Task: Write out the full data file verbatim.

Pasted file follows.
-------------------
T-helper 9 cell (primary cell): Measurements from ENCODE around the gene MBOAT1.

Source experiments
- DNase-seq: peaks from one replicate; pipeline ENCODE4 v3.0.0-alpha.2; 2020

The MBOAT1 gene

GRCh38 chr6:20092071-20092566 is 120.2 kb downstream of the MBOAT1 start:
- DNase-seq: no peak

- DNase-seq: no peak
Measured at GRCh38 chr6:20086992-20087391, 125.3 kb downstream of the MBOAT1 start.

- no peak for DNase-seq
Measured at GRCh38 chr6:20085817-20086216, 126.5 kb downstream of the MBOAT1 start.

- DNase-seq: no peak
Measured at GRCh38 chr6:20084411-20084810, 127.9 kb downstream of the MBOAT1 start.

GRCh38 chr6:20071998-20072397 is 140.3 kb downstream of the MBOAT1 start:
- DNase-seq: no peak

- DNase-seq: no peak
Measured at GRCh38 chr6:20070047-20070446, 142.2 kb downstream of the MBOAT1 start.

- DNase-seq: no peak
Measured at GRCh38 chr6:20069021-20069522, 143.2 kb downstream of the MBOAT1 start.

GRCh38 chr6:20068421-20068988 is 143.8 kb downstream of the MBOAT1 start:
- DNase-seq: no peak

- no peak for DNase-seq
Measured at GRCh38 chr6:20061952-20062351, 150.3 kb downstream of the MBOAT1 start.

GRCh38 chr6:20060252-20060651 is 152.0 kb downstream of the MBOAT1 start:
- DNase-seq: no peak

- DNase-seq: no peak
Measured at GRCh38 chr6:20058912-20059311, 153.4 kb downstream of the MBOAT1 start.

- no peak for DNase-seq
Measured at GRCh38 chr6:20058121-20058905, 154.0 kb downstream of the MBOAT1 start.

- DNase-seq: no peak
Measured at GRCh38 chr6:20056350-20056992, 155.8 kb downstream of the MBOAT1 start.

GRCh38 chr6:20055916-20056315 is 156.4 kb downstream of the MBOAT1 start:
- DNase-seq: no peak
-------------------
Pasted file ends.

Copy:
T-helper 9 cell (primary cell): Measurements from ENCODE around the gene MBOAT1.

Source experiments
- DNase-seq: peaks from one replicate; pipeline ENCODE4 v3.0.0-alpha.2; 2020

The MBOAT1 gene

GRCh38 chr6:20092071-20092566 is 120.2 kb downstream of the MBOAT1 start:
- DNase-seq: no peak

- DNase-seq: no peak
Measured at GRCh38 chr6:20086992-20087391, 125.3 kb downstream of the MBOAT1 start.

- no peak for DNase-seq
Measured at GRCh38 chr6:20085817-20086216, 126.5 kb downstream of the MBOAT1 start.

- DNase-seq: no peak
Measured at GRCh38 chr6:20084411-20084810, 127.9 kb downstream of the MBOAT1 start.

GRCh38 chr6:20071998-20072397 is 140.3 kb downstream of the MBOAT1 start:
- DNase-seq: no peak

- DNase-seq: no peak
Measured at GRCh38 chr6:20070047-20070446, 142.2 kb downstream of the MBOAT1 start.

- DNase-seq: no peak
Measured at GRCh38 chr6:20069021-20069522, 143.2 kb downstream of the MBOAT1 start.

GRCh38 chr6:20068421-20068988 is 143.8 kb downstream of the MBOAT1 start:
- DNase-seq: no peak

- no peak for DNase-seq
Measured at GRCh38 chr6:20061952-20062351, 150.3 kb downstream of the MBOAT1 start.

GRCh38 chr6:20060252-20060651 is 152.0 kb downstream of the MBOAT1 start:
- DNase-seq: no peak

- DNase-seq: no peak
Measured at GRCh38 chr6:20058912-20059311, 153.4 kb downstream of the MBOAT1 start.

- no peak for DNase-seq
Measured at GRCh38 chr6:20058121-20058905, 154.0 kb downstream of the MBOAT1 start.

- DNase-seq: no peak
Measured at GRCh38 chr6:20056350-20056992, 155.8 kb downstream of the MBOAT1 start.

GRCh38 chr6:20055916-20056315 is 156.4 kb downstream of the MBOAT1 start:
- DNase-seq: no peak